Temporomandibular Joint Syndrome (TMJ) (cont.)
John P. Cunha, DO, FACOEP
John P. Cunha, DO, is a U.S. board-certified Emergency Medicine Physician. Dr. Cunha's educational background includes a BS in Biology from Rutgers, the State University of New Jersey, and a DO from the Kansas City University of Medicine and Biosciences in Kansas City, MO. He completed residency training in Emergency Medicine at Newark Beth Israel Medical Center in Newark, New Jersey.
William C. Shiel Jr., MD, FACP, FACR
Dr. Shiel received a Bachelor of Science degree with honors from the University of Notre Dame. There he was involved in research in radiation biology and received the Huisking Scholarship. After graduating from St. Louis University School of Medicine, he completed his Internal Medicine residency and Rheumatology fellowship at the University of California, Irvine. He is board-certified in Internal Medicine and Rheumatology.
In this Article
- What is temporomandibular joint (TMJ) syndrome?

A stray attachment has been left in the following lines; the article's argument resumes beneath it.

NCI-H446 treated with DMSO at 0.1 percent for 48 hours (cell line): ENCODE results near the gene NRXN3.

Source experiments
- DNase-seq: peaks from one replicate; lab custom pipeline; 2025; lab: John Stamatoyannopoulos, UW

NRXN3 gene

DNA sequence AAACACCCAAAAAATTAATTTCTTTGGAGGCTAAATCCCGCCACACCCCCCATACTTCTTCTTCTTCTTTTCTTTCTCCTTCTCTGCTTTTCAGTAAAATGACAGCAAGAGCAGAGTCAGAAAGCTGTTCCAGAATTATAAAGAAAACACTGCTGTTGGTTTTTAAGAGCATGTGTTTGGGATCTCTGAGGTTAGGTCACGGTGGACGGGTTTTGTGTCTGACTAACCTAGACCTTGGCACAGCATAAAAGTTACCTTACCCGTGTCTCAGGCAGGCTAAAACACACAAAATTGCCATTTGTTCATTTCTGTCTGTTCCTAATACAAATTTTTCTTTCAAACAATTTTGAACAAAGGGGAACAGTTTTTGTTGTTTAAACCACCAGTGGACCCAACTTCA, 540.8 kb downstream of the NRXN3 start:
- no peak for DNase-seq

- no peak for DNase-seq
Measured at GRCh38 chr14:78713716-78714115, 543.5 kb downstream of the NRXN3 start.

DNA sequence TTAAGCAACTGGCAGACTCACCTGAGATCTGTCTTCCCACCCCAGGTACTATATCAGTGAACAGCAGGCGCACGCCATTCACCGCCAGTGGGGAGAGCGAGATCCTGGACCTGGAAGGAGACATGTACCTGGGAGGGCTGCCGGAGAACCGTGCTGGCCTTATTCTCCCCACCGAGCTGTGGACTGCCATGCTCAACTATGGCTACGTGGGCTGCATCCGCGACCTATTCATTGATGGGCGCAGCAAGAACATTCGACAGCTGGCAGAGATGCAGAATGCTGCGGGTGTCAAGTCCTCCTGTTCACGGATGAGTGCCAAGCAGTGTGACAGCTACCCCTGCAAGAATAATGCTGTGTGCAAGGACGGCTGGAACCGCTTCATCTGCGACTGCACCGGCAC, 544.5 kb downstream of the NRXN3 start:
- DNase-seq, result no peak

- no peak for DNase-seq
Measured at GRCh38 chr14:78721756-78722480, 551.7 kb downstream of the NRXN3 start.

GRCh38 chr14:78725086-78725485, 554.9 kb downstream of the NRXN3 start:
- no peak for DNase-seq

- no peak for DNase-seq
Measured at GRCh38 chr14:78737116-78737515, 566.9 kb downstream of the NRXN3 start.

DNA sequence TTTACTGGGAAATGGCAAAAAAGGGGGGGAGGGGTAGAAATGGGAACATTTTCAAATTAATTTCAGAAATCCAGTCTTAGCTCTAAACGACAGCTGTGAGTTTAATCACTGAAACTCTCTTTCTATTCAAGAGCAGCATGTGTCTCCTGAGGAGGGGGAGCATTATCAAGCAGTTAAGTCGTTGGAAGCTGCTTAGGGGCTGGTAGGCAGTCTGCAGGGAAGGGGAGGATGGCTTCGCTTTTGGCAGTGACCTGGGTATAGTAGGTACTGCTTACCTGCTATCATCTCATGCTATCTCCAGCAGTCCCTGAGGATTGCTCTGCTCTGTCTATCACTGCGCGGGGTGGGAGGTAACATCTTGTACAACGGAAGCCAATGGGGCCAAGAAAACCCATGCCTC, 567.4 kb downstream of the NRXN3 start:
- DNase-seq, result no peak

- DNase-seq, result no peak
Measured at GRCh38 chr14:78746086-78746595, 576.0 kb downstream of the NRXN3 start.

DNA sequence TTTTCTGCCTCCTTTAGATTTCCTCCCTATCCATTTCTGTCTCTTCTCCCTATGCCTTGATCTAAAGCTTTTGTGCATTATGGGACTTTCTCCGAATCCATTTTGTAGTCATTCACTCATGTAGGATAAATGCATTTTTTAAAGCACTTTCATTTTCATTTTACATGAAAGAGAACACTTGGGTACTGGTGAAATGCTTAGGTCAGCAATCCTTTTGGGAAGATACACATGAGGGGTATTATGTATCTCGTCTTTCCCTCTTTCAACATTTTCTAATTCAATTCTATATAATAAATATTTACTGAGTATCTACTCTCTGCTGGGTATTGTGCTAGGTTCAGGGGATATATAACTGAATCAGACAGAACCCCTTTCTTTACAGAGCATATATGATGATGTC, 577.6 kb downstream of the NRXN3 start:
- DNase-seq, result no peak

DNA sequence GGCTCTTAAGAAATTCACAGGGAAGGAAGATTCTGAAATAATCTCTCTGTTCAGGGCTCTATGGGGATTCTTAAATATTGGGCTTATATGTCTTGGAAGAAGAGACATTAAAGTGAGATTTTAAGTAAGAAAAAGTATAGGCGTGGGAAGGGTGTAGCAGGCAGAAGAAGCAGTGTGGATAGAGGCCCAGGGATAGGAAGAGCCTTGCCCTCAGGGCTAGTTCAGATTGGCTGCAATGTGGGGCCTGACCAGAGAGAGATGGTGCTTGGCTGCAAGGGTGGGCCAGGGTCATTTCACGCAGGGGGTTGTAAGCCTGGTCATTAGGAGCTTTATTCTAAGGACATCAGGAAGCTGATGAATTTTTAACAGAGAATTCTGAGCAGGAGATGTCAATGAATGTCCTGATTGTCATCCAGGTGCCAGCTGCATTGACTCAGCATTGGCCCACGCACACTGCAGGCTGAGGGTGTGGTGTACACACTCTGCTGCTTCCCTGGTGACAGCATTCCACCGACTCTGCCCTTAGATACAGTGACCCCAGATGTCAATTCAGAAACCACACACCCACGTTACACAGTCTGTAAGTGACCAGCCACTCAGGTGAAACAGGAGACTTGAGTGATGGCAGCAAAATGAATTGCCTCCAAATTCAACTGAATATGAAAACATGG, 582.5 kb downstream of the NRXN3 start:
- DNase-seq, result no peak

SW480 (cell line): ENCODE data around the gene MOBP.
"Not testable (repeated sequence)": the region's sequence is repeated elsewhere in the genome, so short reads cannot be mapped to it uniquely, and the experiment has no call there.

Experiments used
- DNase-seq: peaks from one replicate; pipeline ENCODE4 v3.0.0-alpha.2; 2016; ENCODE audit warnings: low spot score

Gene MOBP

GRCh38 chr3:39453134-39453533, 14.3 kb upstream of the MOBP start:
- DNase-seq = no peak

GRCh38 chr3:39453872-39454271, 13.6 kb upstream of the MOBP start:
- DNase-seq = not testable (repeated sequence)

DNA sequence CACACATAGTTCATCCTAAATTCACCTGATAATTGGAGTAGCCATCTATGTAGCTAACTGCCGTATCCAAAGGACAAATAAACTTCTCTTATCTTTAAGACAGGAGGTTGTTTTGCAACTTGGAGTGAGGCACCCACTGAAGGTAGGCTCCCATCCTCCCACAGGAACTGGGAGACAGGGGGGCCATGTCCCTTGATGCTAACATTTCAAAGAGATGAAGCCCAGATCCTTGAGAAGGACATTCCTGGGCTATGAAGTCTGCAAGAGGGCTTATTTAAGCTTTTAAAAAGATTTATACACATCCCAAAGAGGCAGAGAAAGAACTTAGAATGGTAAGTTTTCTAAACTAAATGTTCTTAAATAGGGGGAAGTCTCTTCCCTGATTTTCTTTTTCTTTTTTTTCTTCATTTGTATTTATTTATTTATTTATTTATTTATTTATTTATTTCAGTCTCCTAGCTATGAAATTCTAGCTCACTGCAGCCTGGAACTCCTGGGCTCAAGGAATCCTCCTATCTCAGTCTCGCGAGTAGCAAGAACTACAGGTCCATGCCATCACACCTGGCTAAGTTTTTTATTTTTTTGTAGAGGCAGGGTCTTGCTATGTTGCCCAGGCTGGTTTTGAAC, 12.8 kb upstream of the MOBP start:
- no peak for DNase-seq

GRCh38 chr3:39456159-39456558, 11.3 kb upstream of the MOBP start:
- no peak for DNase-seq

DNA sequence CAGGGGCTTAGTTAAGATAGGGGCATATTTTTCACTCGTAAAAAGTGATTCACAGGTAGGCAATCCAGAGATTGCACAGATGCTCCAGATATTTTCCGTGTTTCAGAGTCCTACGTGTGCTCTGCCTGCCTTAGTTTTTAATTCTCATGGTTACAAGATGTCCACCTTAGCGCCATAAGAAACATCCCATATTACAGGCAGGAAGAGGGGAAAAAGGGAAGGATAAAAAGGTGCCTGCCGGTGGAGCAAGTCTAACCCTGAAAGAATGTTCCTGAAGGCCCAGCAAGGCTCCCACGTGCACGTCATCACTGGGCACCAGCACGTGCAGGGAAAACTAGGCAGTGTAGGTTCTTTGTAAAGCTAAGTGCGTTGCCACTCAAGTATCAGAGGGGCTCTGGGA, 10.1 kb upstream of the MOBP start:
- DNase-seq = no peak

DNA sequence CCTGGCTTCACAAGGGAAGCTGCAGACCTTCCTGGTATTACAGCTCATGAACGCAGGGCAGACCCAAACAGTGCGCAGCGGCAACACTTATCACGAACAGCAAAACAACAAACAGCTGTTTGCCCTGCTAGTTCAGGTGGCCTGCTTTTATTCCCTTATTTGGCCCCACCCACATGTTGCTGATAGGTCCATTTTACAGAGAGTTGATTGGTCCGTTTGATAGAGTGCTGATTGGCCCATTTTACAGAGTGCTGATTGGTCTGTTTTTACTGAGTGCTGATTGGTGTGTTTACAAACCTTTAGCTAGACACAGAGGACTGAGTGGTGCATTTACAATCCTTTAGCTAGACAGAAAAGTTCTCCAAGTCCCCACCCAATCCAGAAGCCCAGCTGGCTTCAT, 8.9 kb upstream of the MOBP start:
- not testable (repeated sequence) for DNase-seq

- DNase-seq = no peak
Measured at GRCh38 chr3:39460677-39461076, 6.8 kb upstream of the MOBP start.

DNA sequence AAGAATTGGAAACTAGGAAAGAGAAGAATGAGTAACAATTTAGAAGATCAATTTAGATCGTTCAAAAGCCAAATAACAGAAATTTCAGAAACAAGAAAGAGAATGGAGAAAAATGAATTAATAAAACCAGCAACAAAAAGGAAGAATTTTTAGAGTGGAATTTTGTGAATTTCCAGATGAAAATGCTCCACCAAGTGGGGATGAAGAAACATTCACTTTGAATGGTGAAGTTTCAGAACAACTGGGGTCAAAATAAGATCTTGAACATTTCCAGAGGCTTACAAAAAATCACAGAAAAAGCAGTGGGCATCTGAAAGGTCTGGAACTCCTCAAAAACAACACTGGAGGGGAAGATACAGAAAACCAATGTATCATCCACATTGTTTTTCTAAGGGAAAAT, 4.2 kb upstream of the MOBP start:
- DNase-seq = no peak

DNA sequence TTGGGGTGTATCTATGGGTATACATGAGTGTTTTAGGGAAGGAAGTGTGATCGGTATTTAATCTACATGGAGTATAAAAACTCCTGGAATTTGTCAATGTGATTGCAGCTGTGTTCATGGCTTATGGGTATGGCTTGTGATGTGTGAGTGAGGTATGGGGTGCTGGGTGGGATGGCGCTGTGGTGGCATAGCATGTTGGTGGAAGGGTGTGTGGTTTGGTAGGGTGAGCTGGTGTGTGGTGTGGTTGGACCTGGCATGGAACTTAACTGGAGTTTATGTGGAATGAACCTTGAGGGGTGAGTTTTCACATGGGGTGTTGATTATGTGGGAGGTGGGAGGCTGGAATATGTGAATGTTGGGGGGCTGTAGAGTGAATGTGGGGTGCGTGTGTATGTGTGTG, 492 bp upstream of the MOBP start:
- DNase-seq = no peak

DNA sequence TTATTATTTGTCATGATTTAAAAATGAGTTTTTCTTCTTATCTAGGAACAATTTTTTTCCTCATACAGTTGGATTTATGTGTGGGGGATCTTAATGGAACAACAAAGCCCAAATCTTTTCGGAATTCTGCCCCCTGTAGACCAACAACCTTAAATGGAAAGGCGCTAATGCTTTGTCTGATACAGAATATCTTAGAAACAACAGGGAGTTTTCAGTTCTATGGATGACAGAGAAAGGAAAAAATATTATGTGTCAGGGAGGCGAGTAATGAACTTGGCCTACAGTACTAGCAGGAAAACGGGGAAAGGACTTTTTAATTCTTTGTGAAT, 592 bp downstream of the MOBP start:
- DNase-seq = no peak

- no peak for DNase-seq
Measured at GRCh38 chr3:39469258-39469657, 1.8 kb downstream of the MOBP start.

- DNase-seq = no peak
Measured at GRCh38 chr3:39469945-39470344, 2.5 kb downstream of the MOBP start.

- What are the risk factors for TMJ syndrome?
- What causes TMJ syndrome?
- What are the signs and symptoms of TMJ syndrome?
- How is TMJ syndrome diagnosed?
- What is the treatment for TMJ syndrome?
- What is the prognosis for TMJ syndrome?
- Can TMJ syndrome be prevented?
- Find a local Doctor in your town
What is the prognosis for TMJ syndrome?
The prognosis for TMJ syndrome is generally good. There are numerous causes for TMJ syndrome, so the outlook depends on the cause, if known. Most people can manage the discomfort with self-care and home remedies.
When medical treatments are needed, they are usually conservative and effective.
In severe situations, where pain is chronic, or associated with other inflammatory disorders, long-term treatment may be necessary.
Can TMJ syndrome be prevented?
Symptoms of TMJ syndrome tend to be episodic and related to stress and lifestyle.
Often symptoms can be prevented using self-care at home, such as:
- Eating soft foods
- Avoiding chewing gum
- Maintaining proper posture
- Practicing stress reduction and relaxation techniques
- Using dental splint appliances as recommended by your jaw care professional
- While exercising, working, or participating in sports, using proper safety equipment to prevent jaw fractures and dislocations
The TMJ Association.
"TMJ." Amerian Academy of Otolaryngology - Head and Neck Surgery. Dec. 2010.
"Study Evaluates Risk Factors for Chronic Temporomandibular Joint and Muscle Disoders." National Institute of Dental and Craniofacial Research. 10 Nov. 2011.
"TMJ Disorders." National Institute of Dental and Craniofacial Research. Aug. 2013.
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